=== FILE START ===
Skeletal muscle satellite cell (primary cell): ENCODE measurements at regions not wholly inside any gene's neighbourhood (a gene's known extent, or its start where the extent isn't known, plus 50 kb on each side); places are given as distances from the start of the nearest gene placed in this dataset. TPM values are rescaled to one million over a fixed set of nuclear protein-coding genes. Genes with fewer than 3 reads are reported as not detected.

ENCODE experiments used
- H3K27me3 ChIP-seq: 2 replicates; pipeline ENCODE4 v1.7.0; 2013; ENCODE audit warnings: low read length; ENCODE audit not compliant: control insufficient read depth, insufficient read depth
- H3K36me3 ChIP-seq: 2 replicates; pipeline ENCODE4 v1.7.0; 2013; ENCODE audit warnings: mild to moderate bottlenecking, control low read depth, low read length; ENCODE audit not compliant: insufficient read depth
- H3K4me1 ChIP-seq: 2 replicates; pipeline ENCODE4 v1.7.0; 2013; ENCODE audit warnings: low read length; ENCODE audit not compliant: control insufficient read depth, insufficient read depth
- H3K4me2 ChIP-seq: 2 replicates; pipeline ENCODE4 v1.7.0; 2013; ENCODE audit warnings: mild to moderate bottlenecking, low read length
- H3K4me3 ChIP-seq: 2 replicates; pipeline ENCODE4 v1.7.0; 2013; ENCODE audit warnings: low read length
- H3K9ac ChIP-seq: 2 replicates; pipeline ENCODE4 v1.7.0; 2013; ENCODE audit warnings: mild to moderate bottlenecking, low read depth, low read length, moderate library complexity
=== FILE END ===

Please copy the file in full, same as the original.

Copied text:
Skeletal muscle satellite cell (primary cell): ENCODE measurements at regions not wholly inside any gene's neighbourhood (a gene's known extent, or its start where the extent isn't known, plus 50 kb on each side); places are given as distances from the start of the nearest gene placed in this dataset. TPM values are rescaled to one million over a fixed set of nuclear protein-coding genes. Genes with fewer than 3 reads are reported as not detected.

ENCODE experiments used
- H3K27me3 ChIP-seq: 2 replicates; pipeline ENCODE4 v1.7.0; 2013; ENCODE audit warnings: low read length; ENCODE audit not compliant: control insufficient read depth, insufficient read depth
- H3K36me3 ChIP-seq: 2 replicates; pipeline ENCODE4 v1.7.0; 2013; ENCODE audit warnings: mild to moderate bottlenecking, control low read depth, low read length; ENCODE audit not compliant: insufficient read depth
- H3K4me1 ChIP-seq: 2 replicates; pipeline ENCODE4 v1.7.0; 2013; ENCODE audit warnings: low read length; ENCODE audit not compliant: control insufficient read depth, insufficient read depth
- H3K4me2 ChIP-seq: 2 replicates; pipeline ENCODE4 v1.7.0; 2013; ENCODE audit warnings: mild to moderate bottlenecking, low read length
- H3K4me3 ChIP-seq: 2 replicates; pipeline ENCODE4 v1.7.0; 2013; ENCODE audit warnings: low read length
- H3K9ac ChIP-seq: 2 replicates; pipeline ENCODE4 v1.7.0; 2013; ENCODE audit warnings: mild to moderate bottlenecking, low read depth, low read length, moderate library complexity